In chronic lymphocytic leukemia (CLL), the B cell receptor (BCR) plays a critical role in disease development and progression, as indicated by the therapeutic efficacy of drugs blocking BCR signaling. However, the mechanism(s) underlying BCR responsiveness are not completely defined. Selective engagement of membrane IgM or IgD on CLL cells, each coexpressed by more than 90% of cases, leads to distinct signaling events. Since both IgM and IgD carry the same antigen-binding domains, the divergent actions of the receptors are attributed to differences in immunoglobulin (Ig) structure or the outcome of signal transduction. We showed that IgM, not IgD, level and organization associated with CLL-cell birth rate and the type and consequences of BCR signaling in humans and mice. The latter IgM-driven effects were abrogated when BCR signaling was inhibited. Collectively, these studies demonstrated a critical, selective role for IgM in BCR signaling and B cell fate decisions, possibly opening new avenues for CLL therapy.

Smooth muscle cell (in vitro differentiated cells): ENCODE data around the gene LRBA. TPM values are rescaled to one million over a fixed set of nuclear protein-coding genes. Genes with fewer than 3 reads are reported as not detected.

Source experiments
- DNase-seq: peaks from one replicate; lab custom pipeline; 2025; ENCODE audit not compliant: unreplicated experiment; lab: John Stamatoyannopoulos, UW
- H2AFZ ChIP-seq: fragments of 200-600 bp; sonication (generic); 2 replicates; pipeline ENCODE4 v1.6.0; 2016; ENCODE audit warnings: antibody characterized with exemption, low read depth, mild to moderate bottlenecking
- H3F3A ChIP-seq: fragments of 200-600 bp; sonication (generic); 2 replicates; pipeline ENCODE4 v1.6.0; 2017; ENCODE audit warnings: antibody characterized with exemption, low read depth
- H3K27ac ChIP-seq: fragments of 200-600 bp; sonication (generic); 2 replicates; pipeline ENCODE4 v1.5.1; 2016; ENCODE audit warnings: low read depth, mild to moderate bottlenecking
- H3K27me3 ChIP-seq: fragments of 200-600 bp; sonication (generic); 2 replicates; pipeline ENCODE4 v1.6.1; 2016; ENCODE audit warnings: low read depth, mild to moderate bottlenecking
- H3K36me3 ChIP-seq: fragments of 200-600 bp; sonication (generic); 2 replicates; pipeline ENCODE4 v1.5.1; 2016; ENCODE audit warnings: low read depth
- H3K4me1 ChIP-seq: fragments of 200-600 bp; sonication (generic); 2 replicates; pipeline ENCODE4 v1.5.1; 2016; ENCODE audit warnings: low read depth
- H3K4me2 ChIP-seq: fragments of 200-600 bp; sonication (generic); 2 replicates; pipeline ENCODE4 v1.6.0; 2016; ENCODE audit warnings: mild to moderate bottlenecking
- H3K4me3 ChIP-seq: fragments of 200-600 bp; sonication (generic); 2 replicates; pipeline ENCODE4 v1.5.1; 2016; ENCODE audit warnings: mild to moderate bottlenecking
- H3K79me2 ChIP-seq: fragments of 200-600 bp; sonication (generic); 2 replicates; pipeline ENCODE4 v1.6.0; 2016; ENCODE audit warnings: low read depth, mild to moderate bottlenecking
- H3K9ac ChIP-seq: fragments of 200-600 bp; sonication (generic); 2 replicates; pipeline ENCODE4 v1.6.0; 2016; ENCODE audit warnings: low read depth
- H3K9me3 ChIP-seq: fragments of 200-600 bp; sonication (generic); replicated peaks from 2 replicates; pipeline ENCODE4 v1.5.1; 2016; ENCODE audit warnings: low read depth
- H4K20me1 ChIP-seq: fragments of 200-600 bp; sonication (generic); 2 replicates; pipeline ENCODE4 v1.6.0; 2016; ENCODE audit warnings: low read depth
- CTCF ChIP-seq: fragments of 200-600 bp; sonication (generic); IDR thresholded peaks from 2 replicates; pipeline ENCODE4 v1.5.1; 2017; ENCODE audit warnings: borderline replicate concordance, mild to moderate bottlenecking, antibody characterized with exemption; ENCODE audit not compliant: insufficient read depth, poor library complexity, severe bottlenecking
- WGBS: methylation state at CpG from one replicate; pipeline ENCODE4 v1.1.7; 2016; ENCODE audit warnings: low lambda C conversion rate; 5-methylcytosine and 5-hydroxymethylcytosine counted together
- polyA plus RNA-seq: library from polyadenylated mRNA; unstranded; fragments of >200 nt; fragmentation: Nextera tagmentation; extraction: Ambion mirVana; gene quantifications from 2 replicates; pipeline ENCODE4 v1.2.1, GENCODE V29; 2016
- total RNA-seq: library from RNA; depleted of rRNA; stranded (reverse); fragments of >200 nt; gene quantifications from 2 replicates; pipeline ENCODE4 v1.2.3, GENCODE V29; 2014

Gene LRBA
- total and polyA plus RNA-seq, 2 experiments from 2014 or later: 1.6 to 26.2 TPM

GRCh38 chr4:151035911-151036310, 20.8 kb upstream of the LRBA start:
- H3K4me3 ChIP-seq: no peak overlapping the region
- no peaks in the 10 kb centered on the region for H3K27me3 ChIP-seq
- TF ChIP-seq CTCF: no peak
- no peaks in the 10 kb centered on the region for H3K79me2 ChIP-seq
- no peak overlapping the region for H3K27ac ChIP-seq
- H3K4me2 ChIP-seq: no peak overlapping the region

Andrea N. Mazzarello, Eva Gentner-Göbel, Marcus Dühren-von Minden, Tatyana N. Tarasenko, Antonella Nicolò, Gerardo Ferrer, Stefano Vergani, Yun Liu, Davide Bagnara, Kanti R. Rai, Jan A. Burger, Peter J. McGuire, Palash C. Maity, Hassan Jumaa, Nicholas Chiorazzi